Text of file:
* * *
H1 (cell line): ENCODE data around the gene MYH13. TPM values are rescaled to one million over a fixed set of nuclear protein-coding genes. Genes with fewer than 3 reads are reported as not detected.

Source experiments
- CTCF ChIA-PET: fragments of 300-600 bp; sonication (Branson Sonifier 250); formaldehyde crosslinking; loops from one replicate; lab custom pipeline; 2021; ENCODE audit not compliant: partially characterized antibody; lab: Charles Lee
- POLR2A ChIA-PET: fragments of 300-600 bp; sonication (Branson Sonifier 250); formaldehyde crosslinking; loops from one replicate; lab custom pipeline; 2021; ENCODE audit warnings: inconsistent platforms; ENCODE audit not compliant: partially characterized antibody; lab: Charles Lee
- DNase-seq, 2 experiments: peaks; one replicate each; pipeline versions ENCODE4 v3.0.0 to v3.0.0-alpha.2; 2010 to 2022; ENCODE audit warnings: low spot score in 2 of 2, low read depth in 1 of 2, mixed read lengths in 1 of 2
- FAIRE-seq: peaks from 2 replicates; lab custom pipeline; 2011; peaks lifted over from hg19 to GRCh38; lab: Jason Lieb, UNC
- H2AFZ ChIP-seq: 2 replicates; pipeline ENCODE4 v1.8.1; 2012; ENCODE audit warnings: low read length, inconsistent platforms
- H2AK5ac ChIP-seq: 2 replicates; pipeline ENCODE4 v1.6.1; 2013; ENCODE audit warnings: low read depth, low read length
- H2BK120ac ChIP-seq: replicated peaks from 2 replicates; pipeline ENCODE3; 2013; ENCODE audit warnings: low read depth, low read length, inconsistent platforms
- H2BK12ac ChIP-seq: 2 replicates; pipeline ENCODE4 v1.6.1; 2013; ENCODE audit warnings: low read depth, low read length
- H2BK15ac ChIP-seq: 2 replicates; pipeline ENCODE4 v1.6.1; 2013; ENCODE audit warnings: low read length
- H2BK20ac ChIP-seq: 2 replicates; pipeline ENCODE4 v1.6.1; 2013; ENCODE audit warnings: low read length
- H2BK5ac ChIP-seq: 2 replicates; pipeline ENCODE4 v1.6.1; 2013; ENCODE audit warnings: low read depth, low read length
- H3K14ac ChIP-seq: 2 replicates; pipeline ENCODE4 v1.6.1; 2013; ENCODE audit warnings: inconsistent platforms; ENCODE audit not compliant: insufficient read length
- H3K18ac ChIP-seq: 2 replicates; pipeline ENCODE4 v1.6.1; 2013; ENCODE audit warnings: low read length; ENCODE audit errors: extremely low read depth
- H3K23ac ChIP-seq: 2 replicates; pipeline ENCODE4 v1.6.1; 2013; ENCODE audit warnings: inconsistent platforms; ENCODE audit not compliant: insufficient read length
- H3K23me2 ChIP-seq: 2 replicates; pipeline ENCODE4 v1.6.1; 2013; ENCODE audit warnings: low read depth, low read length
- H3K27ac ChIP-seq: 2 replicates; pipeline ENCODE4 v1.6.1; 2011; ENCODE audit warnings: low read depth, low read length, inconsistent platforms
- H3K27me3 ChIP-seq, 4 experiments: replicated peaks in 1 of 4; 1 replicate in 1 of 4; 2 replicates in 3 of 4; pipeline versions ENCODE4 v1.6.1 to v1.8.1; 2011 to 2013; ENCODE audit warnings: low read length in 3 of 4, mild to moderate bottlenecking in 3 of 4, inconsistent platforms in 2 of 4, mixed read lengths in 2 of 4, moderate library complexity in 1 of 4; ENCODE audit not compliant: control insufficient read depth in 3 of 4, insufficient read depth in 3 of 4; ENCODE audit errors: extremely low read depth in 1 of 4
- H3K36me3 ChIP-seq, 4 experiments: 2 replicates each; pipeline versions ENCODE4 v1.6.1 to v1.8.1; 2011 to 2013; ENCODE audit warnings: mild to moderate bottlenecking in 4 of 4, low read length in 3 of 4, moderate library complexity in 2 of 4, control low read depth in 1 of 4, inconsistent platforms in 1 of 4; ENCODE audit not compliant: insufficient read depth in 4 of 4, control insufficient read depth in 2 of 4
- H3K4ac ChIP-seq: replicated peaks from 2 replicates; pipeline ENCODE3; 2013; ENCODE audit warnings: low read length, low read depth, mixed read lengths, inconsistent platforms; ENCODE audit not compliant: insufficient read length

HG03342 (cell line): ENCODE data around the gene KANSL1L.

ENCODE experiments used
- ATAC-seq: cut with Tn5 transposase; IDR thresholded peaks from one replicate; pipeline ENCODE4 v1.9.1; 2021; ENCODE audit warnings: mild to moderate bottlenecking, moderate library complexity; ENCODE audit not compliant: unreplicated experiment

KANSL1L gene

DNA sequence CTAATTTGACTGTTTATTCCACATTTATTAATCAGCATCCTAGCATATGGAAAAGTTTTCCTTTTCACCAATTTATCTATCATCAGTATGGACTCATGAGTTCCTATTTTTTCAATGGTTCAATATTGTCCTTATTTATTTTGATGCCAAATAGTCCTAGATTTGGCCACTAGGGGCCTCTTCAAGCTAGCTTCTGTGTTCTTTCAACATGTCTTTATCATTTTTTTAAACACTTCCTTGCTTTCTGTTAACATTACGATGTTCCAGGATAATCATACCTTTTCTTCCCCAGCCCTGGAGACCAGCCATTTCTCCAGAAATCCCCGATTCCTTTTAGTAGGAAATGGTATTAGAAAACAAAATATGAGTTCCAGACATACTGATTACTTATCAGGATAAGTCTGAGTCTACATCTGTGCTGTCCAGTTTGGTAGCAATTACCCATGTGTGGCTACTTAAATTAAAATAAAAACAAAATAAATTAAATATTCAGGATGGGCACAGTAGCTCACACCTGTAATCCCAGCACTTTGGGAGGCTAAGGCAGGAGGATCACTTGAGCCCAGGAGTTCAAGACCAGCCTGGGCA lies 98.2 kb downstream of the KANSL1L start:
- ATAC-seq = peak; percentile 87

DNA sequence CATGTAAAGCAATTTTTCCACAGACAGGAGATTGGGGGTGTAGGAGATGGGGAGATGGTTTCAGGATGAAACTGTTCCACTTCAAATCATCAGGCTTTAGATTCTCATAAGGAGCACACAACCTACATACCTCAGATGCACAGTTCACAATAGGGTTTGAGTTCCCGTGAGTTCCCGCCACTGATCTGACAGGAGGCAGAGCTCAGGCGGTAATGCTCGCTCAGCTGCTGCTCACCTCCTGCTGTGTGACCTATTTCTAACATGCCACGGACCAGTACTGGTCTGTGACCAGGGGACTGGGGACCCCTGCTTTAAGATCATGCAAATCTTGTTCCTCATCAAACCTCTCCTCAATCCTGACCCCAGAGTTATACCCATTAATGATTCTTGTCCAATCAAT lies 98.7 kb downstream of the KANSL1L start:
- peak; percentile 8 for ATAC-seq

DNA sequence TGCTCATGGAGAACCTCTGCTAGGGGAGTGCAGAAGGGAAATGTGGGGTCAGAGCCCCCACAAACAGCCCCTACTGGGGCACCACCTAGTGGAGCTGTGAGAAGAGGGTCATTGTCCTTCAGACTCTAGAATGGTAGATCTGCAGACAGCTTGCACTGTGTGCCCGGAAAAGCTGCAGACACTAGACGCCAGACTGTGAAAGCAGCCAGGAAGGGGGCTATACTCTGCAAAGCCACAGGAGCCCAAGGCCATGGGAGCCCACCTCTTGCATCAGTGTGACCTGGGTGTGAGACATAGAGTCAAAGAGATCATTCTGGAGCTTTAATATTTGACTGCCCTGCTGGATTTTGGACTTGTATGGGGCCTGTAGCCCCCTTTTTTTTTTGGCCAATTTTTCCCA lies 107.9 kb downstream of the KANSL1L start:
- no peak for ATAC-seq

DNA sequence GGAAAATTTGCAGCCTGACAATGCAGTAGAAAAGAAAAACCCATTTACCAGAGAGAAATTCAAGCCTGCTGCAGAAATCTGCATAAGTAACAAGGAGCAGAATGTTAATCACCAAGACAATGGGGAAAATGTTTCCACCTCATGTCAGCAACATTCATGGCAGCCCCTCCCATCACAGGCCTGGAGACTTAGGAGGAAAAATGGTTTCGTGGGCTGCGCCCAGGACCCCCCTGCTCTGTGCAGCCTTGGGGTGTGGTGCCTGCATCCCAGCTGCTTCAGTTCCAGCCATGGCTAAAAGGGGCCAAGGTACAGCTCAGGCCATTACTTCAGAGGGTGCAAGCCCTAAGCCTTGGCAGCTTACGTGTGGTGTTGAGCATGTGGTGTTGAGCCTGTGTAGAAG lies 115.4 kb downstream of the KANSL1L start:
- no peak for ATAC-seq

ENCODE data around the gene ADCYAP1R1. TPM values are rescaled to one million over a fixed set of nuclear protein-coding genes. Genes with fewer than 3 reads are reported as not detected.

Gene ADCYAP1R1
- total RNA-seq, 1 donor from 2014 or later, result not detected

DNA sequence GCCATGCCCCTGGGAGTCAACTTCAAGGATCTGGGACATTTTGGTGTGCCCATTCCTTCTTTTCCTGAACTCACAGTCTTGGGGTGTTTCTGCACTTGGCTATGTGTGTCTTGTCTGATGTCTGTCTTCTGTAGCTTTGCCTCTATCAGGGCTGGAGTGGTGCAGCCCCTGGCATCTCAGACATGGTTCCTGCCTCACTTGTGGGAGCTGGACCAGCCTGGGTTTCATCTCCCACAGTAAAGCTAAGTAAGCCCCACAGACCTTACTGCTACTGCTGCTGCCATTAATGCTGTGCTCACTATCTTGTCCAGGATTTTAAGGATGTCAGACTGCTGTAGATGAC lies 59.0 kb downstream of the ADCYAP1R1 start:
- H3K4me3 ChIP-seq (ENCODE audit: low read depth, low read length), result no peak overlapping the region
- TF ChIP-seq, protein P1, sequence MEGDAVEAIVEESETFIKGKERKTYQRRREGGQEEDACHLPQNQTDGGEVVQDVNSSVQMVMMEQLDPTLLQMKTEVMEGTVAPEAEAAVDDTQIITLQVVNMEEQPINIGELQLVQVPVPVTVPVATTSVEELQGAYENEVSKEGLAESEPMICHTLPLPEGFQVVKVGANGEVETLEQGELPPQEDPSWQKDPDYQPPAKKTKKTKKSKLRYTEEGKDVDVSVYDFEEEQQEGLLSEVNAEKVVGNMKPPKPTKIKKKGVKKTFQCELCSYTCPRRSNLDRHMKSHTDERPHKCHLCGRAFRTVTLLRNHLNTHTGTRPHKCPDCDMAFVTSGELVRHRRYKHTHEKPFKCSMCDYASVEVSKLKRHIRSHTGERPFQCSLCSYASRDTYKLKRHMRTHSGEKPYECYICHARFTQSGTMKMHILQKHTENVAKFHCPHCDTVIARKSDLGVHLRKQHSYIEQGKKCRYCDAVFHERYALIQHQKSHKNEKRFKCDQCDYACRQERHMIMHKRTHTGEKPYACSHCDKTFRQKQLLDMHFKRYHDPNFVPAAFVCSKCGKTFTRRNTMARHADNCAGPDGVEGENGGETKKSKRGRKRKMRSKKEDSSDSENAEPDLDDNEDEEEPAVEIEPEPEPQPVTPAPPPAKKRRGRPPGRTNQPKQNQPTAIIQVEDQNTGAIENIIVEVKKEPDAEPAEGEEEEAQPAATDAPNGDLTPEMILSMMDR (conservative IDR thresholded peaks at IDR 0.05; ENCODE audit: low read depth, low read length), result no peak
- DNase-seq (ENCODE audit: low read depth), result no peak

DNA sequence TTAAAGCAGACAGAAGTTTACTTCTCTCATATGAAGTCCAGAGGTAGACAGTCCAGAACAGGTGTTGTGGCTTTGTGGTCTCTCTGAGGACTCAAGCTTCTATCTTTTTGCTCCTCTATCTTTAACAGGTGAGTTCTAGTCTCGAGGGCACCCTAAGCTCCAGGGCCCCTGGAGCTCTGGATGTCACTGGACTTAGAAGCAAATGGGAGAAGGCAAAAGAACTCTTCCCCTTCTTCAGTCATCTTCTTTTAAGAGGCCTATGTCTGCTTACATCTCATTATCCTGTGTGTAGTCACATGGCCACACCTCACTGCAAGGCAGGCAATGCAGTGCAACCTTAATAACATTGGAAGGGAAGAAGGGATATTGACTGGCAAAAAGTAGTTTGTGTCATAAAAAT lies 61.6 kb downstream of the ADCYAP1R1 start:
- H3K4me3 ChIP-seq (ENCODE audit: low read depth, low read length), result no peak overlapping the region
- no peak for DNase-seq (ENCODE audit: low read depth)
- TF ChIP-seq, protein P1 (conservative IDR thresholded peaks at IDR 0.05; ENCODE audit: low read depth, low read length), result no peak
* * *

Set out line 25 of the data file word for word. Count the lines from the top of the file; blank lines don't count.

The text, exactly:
KANSL1L gene